The progress made this season came from a team with 12 seniors, only six of whom played on a regular basis. Center Trevor Sales, tackle Andre Davis and guard Jasen Carlson will be the returning nucleus of an offensive line that met its goal of 2,000 yards in team rushing. Redshirt freshman Licata has four starts under his belt at quarterback. The entire defensive secondary is back. Linebacker Lee Skinner and defensive end Colby Way have all-MAC potential.
The special teams, a disaster the first half of the season, made an about-face. Defensive back Adam Redden partially blocked a pair of punts. Kicker Patrick Clarke went 8 of 10 on field goal attempts between 30 and 49 yards, including the winner against Miami. Freshman punter Tyler Grassman, erratic a good part of the season, had an encouraging final day in harsh conditions against Bowling Green.
1. Khalil Mack has been rated as high as the fifth-best junior outside linebacker in this year’s draft class by ESPN’s Mel Kiper Jr. He’ll probably go in the later rounds of the draft if he declares. At worst, he’d sign as a free agent and be in an NFL training camp come summer. If Mack returns and has a season anything like this one, it’s a good bet he goes in the top three rounds and improves his financial security as well his chances of sticking. He hasn’t given any indication which way he’s leaning — or being leaned.
2. Quarterback Collin Michael, one of last year’s prized recruits, red-shirted while running the scout team. He’s 6-foot-5, 225 pounds and possesses above-average arm strength. The question is whether he has enough of a handle on the offense to rise to the status of serious starting contender in the spring and/or summer.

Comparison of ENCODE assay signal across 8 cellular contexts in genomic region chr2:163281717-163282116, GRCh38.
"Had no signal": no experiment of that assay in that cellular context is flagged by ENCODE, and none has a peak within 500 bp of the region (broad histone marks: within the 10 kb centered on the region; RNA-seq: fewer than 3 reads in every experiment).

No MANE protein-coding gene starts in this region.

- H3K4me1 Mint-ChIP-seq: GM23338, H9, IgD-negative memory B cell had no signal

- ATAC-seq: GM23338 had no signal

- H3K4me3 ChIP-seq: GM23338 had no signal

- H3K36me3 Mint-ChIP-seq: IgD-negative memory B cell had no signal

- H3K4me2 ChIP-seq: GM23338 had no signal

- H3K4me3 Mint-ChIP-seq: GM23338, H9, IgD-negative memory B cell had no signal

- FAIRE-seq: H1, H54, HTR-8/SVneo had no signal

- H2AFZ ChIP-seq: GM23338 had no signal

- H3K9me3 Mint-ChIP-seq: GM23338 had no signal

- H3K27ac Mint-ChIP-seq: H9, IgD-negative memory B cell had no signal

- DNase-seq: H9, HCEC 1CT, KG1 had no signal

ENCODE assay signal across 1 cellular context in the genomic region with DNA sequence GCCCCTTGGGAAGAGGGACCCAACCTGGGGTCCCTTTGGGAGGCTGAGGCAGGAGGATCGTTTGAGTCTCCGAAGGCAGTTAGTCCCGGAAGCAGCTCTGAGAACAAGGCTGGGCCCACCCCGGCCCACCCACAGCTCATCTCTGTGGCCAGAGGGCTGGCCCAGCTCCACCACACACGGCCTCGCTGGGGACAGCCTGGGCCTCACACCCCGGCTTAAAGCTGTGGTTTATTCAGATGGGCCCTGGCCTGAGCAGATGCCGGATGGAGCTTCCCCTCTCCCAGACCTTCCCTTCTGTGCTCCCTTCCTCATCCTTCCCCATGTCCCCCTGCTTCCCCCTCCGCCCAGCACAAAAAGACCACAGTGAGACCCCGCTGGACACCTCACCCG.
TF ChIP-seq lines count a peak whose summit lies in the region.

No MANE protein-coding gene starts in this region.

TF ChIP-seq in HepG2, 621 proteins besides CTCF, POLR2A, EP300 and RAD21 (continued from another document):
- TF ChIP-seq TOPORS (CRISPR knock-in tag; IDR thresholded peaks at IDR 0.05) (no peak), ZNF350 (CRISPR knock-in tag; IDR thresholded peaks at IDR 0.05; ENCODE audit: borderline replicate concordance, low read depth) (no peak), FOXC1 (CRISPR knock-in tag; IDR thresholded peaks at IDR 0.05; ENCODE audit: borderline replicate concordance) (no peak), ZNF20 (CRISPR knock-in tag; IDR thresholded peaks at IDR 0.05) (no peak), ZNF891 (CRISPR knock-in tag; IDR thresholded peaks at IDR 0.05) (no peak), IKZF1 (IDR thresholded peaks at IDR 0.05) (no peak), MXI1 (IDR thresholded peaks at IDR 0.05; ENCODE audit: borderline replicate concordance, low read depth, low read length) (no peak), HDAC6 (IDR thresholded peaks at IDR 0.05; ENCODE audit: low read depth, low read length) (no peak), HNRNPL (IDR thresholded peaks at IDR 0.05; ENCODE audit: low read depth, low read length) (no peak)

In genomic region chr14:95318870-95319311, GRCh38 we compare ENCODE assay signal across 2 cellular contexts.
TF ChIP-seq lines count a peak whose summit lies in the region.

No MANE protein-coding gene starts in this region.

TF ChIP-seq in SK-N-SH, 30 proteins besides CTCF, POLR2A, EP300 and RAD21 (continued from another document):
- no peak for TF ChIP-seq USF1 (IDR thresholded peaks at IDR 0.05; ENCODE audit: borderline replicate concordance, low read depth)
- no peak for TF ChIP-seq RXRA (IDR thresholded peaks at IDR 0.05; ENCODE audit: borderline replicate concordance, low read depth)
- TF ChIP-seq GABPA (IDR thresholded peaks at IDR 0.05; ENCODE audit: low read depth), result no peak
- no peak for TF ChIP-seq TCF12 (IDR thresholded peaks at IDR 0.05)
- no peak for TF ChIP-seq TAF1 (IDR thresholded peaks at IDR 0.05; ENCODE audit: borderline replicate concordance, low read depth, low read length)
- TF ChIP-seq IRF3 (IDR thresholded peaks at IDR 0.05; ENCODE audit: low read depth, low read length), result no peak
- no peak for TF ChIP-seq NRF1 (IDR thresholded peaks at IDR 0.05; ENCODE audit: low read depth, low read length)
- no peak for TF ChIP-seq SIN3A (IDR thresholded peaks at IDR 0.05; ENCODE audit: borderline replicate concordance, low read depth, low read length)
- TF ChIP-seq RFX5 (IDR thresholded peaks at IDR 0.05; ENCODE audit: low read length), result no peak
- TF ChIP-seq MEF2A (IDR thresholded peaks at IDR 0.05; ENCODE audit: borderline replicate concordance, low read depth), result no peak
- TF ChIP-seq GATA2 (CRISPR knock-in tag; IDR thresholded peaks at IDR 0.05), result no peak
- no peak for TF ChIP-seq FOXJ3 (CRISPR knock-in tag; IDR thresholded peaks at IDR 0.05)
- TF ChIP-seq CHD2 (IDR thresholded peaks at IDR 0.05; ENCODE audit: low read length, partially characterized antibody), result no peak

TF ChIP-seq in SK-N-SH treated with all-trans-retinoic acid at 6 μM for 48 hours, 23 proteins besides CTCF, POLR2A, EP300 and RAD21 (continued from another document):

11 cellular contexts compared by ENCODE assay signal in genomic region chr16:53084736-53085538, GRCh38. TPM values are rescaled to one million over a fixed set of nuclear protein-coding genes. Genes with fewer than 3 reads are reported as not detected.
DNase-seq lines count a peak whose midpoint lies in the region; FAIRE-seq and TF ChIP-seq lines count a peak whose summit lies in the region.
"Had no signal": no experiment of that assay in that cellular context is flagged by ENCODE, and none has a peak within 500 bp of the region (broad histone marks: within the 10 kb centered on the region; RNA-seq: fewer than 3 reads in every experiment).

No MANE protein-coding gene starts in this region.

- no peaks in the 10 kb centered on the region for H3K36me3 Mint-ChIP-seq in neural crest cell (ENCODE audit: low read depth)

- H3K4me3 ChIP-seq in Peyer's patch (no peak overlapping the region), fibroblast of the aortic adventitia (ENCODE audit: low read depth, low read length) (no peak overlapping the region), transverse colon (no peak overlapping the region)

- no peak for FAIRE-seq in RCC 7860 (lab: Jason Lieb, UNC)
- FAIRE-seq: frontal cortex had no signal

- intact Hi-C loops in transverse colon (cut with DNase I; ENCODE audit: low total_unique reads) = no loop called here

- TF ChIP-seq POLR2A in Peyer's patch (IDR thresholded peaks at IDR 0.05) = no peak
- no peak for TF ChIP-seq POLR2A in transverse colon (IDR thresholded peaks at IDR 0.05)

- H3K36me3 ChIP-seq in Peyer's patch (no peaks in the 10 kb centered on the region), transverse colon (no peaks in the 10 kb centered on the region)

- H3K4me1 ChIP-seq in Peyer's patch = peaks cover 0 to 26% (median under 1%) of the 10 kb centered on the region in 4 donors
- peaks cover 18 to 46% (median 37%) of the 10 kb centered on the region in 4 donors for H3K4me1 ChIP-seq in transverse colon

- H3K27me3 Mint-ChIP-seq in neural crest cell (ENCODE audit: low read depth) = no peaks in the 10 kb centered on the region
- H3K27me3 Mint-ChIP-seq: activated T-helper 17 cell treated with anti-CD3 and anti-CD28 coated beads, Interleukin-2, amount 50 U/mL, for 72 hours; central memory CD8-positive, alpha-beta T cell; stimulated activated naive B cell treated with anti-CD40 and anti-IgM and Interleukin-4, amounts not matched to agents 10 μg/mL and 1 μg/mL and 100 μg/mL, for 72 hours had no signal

“I think that’s where Mondays really benefit these kids,” Quinn said at Tuesday’s season-ending news conference. “When we come back after a game we go back out on the field and we practice our true freshmen with some returning players that run our system of offense. It’s our calls, our signals.
“And he’s handled that well. … He’s a big time player and I can’t wait to see where he can take himself and help this team.”
3. Defensive end Steven Means was just about as disruptive a force as any defensive player in the MAC over the final half of his senior season. He finished third in tackles, third in sacks and second in tackles for losses. He won’t be easily replaced. Junior Beau Bachtelle, a juco transfer, and sophomore Dalton Barksdale both saw time this year, and one of them figures to slide into the big shoes left by Means.
The Main Concern
Junior wideout Alex Neutz has caught 15 touchdown passes the last two seasons. No one else has caught more than two in that span. Neutz hauled in 65 passes this season and missed a game because of injury. No other wideout on the roster had more than 23 receptions.
Quinn noted that Neutz is a deserving primary target and the other wideouts have performed well in other aspects of the position, such as blocking. That’s all well and good, but UB needs to latch onto a solid complement to Neutz as Brett Hamlin was to Naaman Roosevelt. It looms as Priority No. 1 heading into 2013 and the opener at — gulp — Ohio State.